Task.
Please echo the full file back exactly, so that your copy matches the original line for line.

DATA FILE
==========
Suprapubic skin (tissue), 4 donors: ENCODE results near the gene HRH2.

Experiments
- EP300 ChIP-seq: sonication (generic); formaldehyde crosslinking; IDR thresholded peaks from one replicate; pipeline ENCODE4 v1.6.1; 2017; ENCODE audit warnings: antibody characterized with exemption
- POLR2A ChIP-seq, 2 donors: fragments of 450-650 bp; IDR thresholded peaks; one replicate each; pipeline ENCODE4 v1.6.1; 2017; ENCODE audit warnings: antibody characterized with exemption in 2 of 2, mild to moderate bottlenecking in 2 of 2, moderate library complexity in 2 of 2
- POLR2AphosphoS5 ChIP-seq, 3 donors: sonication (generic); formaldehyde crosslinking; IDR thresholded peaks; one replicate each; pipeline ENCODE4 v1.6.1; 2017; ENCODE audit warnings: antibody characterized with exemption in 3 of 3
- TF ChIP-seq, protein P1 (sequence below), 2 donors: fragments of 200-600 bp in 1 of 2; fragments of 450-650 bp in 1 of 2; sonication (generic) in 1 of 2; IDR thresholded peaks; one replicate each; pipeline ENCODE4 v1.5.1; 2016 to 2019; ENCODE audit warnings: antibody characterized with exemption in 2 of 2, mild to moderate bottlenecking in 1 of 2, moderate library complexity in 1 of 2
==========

Suprapubic skin (tissue), 4 donors: ENCODE results near the gene HRH2.

Experiments
- EP300 ChIP-seq: sonication (generic); formaldehyde crosslinking; IDR thresholded peaks from one replicate; pipeline ENCODE4 v1.6.1; 2017; ENCODE audit warnings: antibody characterized with exemption
- POLR2A ChIP-seq, 2 donors: fragments of 450-650 bp; IDR thresholded peaks; one replicate each; pipeline ENCODE4 v1.6.1; 2017; ENCODE audit warnings: antibody characterized with exemption in 2 of 2, mild to moderate bottlenecking in 2 of 2, moderate library complexity in 2 of 2
- POLR2AphosphoS5 ChIP-seq, 3 donors: sonication (generic); formaldehyde crosslinking; IDR thresholded peaks; one replicate each; pipeline ENCODE4 v1.6.1; 2017; ENCODE audit warnings: antibody characterized with exemption in 3 of 3
- TF ChIP-seq, protein P1 (sequence below), 2 donors: fragments of 200-600 bp in 1 of 2; fragments of 450-650 bp in 1 of 2; sonication (generic) in 1 of 2; IDR thresholded peaks; one replicate each; pipeline ENCODE4 v1.5.1; 2016 to 2019; ENCODE audit warnings: antibody characterized with exemption in 2 of 2, mild to moderate bottlenecking in 1 of 2, moderate library complexity in 1 of 2